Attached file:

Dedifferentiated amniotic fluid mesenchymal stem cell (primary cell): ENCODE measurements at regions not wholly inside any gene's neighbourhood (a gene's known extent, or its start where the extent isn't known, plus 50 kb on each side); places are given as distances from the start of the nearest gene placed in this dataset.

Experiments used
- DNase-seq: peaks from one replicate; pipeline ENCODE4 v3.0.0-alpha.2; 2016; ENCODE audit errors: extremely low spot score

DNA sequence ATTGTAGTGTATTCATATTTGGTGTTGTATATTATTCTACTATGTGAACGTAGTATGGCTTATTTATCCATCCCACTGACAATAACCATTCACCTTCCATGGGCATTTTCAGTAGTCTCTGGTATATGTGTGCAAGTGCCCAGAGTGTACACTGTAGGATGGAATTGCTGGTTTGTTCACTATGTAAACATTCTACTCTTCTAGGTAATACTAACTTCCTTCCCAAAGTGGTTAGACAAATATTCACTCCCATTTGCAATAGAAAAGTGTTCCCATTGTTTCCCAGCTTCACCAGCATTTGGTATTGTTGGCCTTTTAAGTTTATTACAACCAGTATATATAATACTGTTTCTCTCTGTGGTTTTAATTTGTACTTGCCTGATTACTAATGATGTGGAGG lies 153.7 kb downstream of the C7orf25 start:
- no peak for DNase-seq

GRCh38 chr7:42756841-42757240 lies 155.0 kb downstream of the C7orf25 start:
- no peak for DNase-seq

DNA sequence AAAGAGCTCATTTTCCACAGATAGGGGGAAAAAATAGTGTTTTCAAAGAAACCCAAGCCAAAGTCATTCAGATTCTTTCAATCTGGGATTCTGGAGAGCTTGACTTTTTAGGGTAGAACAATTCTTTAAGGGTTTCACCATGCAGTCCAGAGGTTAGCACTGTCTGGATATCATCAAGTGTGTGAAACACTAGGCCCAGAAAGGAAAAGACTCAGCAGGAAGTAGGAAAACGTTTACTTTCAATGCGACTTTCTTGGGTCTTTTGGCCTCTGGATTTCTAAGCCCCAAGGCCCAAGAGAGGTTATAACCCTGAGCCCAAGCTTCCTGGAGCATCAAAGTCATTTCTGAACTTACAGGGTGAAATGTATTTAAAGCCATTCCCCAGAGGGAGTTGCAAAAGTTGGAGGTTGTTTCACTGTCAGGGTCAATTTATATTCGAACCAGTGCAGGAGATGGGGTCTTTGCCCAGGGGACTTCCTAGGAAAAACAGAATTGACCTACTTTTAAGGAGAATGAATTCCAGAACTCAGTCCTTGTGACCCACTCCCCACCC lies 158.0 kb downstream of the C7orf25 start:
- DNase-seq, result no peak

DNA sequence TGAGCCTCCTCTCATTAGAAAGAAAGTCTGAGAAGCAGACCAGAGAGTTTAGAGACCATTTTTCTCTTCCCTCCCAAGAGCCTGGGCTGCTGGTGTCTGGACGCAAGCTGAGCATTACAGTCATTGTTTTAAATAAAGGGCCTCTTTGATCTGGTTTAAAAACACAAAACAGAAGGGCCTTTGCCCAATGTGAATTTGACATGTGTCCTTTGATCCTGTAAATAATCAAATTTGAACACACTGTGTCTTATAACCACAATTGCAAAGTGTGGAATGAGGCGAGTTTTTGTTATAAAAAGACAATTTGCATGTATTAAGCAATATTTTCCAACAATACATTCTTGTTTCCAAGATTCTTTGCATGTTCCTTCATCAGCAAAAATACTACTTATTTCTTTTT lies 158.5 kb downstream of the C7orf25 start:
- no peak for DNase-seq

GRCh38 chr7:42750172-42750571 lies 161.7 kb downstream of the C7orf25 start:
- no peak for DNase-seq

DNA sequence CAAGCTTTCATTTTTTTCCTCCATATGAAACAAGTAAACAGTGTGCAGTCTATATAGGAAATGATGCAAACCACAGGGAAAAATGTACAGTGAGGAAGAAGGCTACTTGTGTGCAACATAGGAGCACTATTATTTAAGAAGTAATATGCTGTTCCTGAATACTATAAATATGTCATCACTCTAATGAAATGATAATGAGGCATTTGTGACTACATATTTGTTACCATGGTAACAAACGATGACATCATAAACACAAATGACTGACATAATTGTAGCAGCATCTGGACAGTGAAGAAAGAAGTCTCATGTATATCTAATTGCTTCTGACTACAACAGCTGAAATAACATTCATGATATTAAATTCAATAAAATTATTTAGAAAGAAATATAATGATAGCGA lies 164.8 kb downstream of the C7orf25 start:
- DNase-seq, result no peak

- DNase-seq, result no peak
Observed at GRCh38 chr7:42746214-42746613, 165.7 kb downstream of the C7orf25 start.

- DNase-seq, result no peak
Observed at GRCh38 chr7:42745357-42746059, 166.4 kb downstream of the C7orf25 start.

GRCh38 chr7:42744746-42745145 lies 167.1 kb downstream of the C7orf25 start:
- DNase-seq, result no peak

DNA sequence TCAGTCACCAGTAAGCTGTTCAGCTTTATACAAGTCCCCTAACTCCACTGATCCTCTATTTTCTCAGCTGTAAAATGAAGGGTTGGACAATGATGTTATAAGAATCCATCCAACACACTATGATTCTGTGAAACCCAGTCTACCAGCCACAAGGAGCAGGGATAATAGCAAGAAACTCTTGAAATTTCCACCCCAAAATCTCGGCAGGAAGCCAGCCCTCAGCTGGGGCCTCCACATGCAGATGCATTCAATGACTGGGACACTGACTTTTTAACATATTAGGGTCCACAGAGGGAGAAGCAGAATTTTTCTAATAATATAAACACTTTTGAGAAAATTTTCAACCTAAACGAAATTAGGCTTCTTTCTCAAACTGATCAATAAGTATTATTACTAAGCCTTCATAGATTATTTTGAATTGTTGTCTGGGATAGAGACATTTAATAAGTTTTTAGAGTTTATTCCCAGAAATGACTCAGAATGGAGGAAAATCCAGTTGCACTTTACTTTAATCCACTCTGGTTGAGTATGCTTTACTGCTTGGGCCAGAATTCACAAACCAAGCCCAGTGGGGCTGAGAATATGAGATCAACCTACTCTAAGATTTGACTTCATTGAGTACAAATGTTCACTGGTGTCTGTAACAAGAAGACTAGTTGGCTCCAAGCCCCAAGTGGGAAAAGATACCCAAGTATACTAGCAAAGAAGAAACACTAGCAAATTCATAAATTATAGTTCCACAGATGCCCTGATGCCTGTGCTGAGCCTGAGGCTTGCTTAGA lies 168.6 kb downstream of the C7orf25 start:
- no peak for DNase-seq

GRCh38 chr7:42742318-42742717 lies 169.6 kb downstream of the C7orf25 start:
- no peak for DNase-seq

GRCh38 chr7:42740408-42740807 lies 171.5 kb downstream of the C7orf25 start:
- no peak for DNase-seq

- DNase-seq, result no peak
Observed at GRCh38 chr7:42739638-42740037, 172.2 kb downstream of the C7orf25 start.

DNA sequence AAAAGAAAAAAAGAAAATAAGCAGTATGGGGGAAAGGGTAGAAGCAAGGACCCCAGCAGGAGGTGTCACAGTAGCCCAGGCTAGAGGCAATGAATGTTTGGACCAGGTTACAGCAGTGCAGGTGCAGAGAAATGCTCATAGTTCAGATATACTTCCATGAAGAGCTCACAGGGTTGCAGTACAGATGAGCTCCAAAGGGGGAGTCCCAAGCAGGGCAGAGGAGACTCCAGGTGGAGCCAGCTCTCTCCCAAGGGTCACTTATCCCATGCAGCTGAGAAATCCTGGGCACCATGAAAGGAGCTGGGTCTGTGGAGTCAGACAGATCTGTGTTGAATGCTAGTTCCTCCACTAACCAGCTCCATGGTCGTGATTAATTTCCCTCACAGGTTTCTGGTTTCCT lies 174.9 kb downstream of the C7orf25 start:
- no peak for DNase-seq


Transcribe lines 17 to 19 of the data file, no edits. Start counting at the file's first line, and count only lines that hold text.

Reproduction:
Observed at GRCh38 chr7:42746214-42746613, 165.7 kb downstream of the C7orf25 start.

- DNase-seq, result no peak
Observed at GRCh38 chr7:42745357-42746059, 166.4 kb downstream of the C7orf25 start.